Since the start of September, several stories questioning the handling of rape cases by the police have emerged from the mainstream media. The first of these originated in the US, and concerned Columbia student Emma Sulkowicz, who attracted the attention of the international press when she decided to carry her mattress around campus as a performance art piece that highlighted the issue of campus rape.
Sulkowicz reported her own rape case to both the university and the police back in May, but no charges were brought against her alleged attacker. Although this might not seem like grounds for protest in itself, she has stated that she felt badly mistreated by police officers. She says that one officer emphasised that she had already had consensual sex with the perpetrator previously, and then told her friends that he did not believe her story because "of these cases, 90% are bullshit". He highlighted how "painful" the investigation process would be for her and filed the case as domestic violence despite there being no relationship involved.
Strong parallels can be drawn between this case and the recent story of an Oxford University student who reported to the police that she was raped while unconscious at a party. One of the two officers who came to her house reportedly described university rape as "just something that happens", and advised her to drink less in future. She then described receiving a visit from a woman who she was told dealt with rape allegations in the Oxfordshire area, and who insisted on speaking to her in private. She questioned her "rather forcefully" and said that nothing could be proved and that the evidence would not stand up in court. The evidence was clothes, bed sheets and used condoms. The complainant was told that she must decide then and there whether to press charges, and amongst the mounting pressure of being told that the process would be highly traumatic for her, she dropped the charges.
Looking at stories such as these puts the startlingly low referral rates for rape cases into rather clear context. Suddenly it's not so difficult to see why so few rapes are reported to the police in the first place, and why they're often not referred to the Crown Prosecution Service when they are reported. Since 2011, the number of rape cases referred to the CPS has dropped by a third and the number of people charged with rape has fallen by 14%, despite a 3% rise in reported rapes during the same period. The CPS stated earlier this year that it was investigating whether thousands of suspected rape cases had been wrongly thrown out due to police officers and lawyers being unable to correctly interpret guidelines. However, this significant drop points to something more significant than an innocent misinterpretation of official guidelines.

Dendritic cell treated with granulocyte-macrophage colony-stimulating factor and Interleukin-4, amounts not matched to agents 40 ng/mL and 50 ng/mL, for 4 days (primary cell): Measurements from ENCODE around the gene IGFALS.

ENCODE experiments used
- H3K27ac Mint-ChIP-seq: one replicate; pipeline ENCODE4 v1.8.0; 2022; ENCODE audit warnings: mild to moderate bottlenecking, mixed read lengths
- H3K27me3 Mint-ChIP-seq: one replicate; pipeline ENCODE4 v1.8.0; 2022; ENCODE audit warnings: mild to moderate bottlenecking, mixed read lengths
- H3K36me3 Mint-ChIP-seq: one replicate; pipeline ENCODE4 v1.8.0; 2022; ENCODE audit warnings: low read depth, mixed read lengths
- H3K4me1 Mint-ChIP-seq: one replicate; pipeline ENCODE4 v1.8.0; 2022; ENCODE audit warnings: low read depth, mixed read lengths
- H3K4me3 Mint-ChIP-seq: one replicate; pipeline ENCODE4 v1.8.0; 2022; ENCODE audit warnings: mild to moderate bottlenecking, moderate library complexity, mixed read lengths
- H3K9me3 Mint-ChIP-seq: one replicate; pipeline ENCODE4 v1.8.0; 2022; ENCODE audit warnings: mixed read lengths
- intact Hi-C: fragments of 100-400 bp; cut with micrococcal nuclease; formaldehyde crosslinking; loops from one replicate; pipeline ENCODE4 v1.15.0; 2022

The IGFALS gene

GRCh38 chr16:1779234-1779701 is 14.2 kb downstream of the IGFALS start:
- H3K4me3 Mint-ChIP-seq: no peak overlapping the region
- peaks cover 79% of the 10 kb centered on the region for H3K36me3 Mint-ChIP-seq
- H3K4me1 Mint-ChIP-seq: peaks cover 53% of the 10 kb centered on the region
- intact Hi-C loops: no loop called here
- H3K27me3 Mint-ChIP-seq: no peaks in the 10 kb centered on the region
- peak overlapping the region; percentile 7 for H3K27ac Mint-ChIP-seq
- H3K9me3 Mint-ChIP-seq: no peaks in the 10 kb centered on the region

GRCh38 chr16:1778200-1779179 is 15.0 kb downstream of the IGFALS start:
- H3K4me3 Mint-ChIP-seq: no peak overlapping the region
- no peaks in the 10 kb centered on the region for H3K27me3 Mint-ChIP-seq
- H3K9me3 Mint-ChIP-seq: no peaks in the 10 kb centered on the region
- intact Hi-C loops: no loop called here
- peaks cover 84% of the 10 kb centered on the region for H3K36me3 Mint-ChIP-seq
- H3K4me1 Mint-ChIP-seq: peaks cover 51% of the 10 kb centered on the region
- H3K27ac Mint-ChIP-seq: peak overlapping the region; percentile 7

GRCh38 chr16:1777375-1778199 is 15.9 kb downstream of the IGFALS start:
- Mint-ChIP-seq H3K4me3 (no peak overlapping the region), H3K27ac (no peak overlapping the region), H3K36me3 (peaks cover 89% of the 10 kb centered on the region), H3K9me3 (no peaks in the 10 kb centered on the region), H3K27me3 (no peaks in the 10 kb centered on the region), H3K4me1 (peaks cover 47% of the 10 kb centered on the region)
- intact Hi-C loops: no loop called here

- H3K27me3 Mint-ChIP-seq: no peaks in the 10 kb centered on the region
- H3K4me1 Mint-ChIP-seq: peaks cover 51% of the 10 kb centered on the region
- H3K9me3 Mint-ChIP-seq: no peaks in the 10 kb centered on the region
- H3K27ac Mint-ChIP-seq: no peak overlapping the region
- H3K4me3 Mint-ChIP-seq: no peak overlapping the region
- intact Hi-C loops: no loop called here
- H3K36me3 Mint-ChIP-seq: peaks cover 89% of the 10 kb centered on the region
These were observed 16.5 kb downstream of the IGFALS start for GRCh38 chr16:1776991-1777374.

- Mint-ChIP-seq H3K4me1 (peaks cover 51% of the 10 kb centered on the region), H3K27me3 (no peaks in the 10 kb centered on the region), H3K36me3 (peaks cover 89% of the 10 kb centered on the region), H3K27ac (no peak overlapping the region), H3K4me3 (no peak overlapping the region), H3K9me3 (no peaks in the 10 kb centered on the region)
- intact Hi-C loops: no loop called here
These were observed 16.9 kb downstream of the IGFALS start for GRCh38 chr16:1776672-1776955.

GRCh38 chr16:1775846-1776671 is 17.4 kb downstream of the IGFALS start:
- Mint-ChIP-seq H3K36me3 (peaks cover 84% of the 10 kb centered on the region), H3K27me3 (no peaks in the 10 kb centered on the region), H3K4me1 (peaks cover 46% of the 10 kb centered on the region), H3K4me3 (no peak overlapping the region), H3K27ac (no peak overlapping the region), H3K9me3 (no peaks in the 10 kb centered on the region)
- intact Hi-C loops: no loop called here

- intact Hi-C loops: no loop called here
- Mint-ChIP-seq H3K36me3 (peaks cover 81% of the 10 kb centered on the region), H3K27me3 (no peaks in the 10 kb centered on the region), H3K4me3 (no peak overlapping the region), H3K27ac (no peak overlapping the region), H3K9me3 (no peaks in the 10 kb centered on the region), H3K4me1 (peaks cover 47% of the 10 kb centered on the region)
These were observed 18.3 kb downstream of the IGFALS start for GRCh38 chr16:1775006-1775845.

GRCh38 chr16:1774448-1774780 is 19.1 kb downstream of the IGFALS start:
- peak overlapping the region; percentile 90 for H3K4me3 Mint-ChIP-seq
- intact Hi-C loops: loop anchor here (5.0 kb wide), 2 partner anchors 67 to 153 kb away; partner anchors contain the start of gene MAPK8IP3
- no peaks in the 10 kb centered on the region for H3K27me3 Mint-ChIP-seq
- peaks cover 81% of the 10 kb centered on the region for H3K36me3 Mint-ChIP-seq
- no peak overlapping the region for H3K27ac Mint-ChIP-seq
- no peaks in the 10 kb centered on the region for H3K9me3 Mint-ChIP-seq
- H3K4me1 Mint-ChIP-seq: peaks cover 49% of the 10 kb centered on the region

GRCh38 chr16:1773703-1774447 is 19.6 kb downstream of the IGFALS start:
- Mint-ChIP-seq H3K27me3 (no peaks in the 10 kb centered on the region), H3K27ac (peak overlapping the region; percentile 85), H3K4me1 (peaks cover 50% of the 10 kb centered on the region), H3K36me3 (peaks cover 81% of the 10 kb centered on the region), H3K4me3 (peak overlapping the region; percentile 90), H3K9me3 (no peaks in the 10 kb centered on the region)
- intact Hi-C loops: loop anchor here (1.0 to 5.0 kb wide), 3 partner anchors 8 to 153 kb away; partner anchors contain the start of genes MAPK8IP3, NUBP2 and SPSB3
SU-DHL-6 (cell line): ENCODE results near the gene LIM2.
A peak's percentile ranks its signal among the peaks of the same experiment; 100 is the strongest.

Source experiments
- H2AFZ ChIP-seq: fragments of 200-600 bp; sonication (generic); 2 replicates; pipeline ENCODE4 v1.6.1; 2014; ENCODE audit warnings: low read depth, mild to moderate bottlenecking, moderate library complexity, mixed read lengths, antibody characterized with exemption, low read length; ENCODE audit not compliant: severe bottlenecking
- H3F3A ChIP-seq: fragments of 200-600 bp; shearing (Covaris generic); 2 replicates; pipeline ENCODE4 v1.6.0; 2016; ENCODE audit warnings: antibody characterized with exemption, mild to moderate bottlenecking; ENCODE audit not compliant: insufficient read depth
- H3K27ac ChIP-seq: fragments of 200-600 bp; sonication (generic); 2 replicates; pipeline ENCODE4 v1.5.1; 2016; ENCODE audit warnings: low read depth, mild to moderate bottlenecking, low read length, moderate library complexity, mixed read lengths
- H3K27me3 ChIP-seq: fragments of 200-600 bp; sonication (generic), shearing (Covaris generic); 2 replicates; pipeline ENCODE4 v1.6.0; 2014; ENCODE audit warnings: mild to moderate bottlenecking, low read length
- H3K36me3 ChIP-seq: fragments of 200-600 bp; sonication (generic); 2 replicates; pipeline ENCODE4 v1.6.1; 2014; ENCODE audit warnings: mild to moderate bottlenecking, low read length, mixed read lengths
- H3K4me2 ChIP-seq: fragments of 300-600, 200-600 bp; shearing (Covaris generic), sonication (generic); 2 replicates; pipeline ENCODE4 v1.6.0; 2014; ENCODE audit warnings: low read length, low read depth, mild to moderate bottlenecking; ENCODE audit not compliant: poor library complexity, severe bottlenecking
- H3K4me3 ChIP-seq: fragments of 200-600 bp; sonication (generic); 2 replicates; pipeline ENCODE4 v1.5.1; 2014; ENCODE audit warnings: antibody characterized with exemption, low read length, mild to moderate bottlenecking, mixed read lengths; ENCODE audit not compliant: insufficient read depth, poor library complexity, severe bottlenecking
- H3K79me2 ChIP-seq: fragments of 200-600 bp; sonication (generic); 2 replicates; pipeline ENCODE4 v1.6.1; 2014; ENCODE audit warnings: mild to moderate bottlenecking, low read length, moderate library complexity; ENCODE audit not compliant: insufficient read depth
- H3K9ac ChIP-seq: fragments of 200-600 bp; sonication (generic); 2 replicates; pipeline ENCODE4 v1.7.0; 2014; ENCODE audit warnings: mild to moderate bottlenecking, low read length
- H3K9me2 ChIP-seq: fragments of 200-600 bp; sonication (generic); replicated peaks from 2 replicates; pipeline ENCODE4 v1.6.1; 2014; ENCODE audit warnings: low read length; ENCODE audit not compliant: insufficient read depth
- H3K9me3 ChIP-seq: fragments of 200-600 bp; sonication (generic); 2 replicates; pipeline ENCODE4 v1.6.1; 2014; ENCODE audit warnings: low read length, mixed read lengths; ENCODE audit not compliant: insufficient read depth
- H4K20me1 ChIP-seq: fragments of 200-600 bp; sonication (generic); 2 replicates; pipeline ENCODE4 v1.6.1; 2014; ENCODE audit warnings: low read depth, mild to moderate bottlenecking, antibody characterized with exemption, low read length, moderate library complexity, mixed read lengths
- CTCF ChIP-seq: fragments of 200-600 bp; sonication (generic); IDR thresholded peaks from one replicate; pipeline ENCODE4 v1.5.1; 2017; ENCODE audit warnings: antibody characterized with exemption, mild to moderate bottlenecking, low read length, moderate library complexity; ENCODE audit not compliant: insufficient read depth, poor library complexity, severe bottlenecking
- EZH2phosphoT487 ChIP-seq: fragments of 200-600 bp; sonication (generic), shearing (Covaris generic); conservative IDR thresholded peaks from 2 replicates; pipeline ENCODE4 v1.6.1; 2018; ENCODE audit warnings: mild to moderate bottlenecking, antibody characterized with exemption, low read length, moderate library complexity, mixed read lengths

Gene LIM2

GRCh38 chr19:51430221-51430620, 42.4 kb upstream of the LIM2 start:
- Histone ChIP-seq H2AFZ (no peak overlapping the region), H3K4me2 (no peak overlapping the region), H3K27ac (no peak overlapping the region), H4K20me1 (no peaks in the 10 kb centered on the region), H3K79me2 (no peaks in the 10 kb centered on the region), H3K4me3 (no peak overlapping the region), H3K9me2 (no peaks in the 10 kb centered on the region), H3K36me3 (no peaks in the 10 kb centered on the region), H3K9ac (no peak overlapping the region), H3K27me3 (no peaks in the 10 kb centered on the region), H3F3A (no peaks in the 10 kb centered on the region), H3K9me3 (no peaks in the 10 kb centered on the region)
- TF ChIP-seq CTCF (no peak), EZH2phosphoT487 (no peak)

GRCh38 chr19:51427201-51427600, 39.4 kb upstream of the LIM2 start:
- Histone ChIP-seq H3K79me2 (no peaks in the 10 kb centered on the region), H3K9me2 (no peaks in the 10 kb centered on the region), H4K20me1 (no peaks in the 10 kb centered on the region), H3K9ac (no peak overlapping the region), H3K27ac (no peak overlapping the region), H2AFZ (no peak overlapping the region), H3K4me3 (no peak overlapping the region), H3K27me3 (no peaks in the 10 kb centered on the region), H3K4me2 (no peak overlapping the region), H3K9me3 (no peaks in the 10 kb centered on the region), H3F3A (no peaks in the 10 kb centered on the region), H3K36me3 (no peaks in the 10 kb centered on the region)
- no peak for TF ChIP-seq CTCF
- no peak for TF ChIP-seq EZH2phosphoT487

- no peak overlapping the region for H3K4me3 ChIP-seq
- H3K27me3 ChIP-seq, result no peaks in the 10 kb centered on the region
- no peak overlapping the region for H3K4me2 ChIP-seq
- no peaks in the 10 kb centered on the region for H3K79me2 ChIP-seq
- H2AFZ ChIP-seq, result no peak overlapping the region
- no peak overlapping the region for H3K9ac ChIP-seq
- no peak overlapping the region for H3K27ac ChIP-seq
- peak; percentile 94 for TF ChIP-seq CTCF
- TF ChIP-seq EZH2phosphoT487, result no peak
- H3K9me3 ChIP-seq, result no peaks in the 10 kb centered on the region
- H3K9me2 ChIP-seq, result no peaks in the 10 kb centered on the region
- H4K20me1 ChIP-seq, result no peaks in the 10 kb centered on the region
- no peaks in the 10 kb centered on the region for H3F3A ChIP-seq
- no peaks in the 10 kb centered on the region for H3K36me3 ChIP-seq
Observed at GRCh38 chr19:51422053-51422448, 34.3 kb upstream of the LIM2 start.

Hostile attitudes to complainants in rape cases are evident across the globe. When confronted with a rape allegation, many people will immediately begin questioning the woman - and it is most often a woman - demanding to know the exact details of the event, what she was wearing, whether she had been drinking, and whether she had previously consented to have sex with the accused. Any apparent gaps in her memory will be used against her. As Sulkowicz says, "the rapists are innocent until proven guilty but survivors are guilty until proven innocent, at least in the eyes of the police". At police level, this victim blaming extends to pressuring women to not press charges, often using emotionally manipulative tactics such as emphasising how traumatic the case will be for them.
Why would police officers and apparent sexual assault specialists want to do this? Why, when there is clear evidence for a case, would they continue to insist that it would not stand up in court? Possibly they have been trained to act in this way, to put pressure on claimants in the hope of weeding out those (very rare) false allegations. Perhaps the necessary training for dealing with survivors of rape and sexual assault is not a priority for police forces, or perhaps culturally prevalent attitudes to survivors are being cultivated amongst officers.
Both the Columbia case and the Oxford case describe officers as having attitudes of disbelief towards women, which suggests that they have been influenced more by the films and newspapers that depict accusers as liars than by the damning conviction rates of their own forces. This could suggest that they are not being trained to view sexual assault and rape as gender based crimes that are underreported and rarely prosecuted, but as suspicious cases in which the women should be interrogated before the accused men are. If referral rates are to be improved at all, police officers must be trained in their attitudes as much as they are in their procedures. Then, perhaps we will see an increase in reporting, as well as an increase in conviction.
This article was originally published by ALT Magazine.